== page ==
‘She never complained or felt sorry for herself’ – Keen golfer from Stevenage tells of his late sister’s brave battle with MS
- Credit: Archant
The brother of a multiple sclerosis sufferer who died from complications caused by the cruel disease has taken on a host of charity challenges to raise funds and support the fight against the condition.
David Mollon’s sister Pamela Sanderson was first diagnosed with MS more than 30 years ago, but she had suffered health problems most of her life with pleurisy causing her to lose half her left lung when she was just 12.
Monday marked the start of MS Awareness Week, and David has been reflecting on the challenging times spent dealing with a condition which contributed to the death of his sister in January.
“The MS started with the gradual numbing of her lower half,” he said.
“After a year she caught pneumonia and septicaemia and was in intensive care – we thought we had lost her but she pulled through. She was a fighter and never complained or felt sorry for herself. I felt like the lucky one out of two siblings because she had been dealt a poor hand when it came to her health.”
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The siblings were born in Jarrow in County Durham but David, 65, moved south to work for pharmaceutical firm GlaxoSmithKline 27 years ago, initially to Baldock and then to Stevenage with wife Joyce and daughters Alison and Joanne.
Pamela’s diagnosis had an impact on the whole family, but the pair remained close despite the distance between them.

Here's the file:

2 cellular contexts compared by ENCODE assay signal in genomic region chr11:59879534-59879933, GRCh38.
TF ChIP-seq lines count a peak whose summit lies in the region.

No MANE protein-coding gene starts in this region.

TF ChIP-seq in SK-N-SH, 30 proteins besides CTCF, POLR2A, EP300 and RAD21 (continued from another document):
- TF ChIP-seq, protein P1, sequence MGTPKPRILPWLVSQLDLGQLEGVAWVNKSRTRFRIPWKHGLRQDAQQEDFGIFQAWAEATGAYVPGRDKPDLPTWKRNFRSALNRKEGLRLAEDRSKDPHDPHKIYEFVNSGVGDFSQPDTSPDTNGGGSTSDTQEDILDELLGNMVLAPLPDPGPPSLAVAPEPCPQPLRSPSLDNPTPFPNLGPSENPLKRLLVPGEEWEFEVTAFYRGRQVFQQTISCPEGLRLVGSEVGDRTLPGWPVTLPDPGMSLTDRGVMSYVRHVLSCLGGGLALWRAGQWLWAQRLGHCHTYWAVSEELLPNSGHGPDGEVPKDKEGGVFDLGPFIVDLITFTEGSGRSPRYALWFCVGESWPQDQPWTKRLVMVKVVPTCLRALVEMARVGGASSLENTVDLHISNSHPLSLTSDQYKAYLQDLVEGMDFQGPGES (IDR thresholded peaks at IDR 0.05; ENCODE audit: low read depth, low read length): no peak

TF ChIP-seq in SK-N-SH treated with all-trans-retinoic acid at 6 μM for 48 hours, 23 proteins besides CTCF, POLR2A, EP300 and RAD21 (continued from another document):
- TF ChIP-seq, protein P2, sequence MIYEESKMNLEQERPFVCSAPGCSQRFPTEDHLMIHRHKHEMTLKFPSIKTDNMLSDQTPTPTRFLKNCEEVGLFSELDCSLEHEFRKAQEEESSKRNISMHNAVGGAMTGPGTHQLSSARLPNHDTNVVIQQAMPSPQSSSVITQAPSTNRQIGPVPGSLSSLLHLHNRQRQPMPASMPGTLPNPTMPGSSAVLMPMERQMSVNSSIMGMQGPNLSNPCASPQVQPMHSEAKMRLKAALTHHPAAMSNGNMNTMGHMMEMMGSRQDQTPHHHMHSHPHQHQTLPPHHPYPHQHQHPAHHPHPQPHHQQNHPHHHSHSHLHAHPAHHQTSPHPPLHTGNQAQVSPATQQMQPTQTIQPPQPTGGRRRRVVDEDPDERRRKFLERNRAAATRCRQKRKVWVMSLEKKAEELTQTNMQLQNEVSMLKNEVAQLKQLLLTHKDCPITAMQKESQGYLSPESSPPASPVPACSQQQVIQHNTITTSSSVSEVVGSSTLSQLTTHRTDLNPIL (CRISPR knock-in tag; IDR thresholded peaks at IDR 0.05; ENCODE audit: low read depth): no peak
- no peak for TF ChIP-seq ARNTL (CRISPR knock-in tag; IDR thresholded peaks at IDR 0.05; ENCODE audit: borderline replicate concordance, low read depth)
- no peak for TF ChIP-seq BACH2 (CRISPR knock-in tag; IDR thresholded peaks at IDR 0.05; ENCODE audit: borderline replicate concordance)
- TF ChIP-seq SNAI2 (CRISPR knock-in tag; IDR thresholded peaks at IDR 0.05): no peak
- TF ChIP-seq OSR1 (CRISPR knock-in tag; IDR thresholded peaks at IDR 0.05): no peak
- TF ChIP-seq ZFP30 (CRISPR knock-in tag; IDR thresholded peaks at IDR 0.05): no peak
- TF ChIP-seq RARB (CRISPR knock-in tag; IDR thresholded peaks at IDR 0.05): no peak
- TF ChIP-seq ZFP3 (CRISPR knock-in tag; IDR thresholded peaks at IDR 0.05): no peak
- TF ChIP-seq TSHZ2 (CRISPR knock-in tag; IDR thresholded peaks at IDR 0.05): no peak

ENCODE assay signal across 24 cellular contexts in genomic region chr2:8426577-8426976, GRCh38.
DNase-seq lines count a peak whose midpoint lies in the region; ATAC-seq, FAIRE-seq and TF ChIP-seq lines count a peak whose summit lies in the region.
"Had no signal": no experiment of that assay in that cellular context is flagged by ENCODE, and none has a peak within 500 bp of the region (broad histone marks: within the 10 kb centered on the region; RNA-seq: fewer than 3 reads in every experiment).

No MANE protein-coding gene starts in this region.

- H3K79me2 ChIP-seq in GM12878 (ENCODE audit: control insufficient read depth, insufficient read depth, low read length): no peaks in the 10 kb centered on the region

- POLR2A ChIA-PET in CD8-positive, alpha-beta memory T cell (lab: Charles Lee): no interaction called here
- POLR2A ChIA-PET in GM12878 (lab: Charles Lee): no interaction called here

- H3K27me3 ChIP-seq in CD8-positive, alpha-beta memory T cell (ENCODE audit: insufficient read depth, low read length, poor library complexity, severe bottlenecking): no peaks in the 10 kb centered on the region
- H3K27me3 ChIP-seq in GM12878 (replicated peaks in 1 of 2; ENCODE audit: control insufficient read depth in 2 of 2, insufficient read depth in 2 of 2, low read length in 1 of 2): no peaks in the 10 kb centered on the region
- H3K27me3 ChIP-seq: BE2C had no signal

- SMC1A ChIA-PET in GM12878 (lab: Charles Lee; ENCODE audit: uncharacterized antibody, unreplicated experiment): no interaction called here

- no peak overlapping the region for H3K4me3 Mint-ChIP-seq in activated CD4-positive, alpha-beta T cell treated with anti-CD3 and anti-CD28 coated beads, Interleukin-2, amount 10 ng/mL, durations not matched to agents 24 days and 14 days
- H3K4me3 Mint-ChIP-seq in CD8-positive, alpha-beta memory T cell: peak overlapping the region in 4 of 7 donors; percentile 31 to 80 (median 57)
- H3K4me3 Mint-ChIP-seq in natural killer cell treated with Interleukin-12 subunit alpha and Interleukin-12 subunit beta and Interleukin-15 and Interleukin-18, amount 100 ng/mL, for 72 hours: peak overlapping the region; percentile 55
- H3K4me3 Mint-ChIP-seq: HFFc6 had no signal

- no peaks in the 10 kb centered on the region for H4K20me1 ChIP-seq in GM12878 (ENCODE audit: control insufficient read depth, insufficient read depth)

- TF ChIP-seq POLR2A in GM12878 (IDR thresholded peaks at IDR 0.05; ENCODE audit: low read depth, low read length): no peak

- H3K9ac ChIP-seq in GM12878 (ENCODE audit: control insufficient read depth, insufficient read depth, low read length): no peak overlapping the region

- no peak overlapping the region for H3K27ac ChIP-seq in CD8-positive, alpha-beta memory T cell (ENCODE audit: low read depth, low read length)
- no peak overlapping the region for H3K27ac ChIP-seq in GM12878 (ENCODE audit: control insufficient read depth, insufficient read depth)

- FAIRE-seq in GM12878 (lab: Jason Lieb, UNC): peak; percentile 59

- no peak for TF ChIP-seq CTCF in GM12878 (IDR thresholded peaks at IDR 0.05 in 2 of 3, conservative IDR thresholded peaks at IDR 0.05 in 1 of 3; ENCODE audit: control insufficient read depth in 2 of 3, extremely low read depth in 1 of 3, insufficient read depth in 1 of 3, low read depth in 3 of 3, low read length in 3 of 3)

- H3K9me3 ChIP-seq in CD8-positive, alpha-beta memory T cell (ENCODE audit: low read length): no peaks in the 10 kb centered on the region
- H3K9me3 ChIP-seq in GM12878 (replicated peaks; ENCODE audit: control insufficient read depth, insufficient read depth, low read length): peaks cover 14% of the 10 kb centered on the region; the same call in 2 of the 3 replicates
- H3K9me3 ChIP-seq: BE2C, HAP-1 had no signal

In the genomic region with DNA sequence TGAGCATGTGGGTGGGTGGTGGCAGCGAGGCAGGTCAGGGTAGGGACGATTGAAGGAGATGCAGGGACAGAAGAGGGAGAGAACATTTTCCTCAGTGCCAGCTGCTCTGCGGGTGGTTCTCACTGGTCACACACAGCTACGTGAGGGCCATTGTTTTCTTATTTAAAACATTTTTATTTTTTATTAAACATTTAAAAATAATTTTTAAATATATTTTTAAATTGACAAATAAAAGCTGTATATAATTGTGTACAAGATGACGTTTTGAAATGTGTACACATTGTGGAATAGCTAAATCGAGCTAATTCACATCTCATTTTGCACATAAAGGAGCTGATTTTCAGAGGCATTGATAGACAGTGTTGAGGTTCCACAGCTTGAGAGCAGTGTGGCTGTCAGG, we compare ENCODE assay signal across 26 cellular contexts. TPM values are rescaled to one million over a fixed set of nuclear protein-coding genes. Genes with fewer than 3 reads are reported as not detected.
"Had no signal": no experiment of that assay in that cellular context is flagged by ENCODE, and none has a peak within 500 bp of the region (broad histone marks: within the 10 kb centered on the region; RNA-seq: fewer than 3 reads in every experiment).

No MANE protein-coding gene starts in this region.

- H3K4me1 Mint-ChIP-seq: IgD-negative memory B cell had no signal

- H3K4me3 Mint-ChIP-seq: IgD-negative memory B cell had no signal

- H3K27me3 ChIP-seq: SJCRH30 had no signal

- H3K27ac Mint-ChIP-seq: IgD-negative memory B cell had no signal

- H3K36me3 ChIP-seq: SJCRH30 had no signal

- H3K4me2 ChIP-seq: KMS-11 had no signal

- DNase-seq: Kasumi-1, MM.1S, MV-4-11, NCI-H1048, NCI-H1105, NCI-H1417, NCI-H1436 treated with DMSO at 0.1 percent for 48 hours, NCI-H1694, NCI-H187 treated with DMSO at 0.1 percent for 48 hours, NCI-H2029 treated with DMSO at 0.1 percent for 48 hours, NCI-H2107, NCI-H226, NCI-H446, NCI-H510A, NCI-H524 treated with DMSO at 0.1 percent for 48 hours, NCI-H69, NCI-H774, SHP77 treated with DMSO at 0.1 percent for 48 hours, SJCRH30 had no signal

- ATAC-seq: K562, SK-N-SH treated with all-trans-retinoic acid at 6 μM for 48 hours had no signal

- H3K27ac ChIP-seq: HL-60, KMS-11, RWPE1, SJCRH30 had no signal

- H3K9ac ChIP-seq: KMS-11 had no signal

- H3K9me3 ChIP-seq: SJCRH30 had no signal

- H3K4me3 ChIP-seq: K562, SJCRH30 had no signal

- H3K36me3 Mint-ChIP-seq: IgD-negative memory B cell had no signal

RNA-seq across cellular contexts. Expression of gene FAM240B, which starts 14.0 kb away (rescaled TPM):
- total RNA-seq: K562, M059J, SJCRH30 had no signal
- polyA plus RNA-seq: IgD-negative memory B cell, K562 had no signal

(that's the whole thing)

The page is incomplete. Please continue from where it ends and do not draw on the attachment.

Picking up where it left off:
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“We were all devastated when Pam got MS, but we were also pleased that she did not have the type that progresses quickly,” said David.
“When Joyce and I travelled to Tyneside, Pam was always delighted to see us and we always took her flowers.”
Pamela and her soldier husband Ian were childhood sweethearts. Son Russell, 46, was born in Munster, West Germany, where Ian was posted and later Gary, 45, and 41-year-old Claire were born back in Britain.
Pamela lived in Tyne and Wear and maintained her independence until five years ago when she had to give up driving her motability vehicle, and became chair-bound.
Although completely reliant on Ian, the former secretary was very active on her computer and used Facebook and Skype to keep in touch with family both in the UK and abroad.
The family were keen to raise funds for the Multiple Sclerosis Society, with David and his daughter Alison taking on the Great North Run in 2014 – above right – raising more than £700.
David said: “Pam was delighted – especially as the race practically finished on her doorstep and she watched it on TV.”
Keen golfer David was last year’s senior captain at Mount Pleasant Golf Club in Lower Stondon, where he has been a member since 1992, and chose the cause as his charity.
After a year of sponsored games, special competitions, a folk night, auctions, collection tins, a club social committee donation and money raised from subsidising activities, a cheque of £2,720 was presented to Caroline Kew of the MS Society.
“Seniors have been very generous as have the club management for waiving my membership which allowed me to pay for some of the events,” David added.
Pamela died earlier this year aged 68, a month before the total raised by the golf club was announced.
David said: “She was very proud I had chosen to raise money for that charity. She followed my progress on Facebook and always liked and commented. It is a shame she died before I could announce my total.
“Pam will be best remembered as a wonderful wife and mother, and as someone who thought of others.
“She donated her brain and spine to MS research and we take comfort in the fact that part of her is continuing to help fight this awful disease.”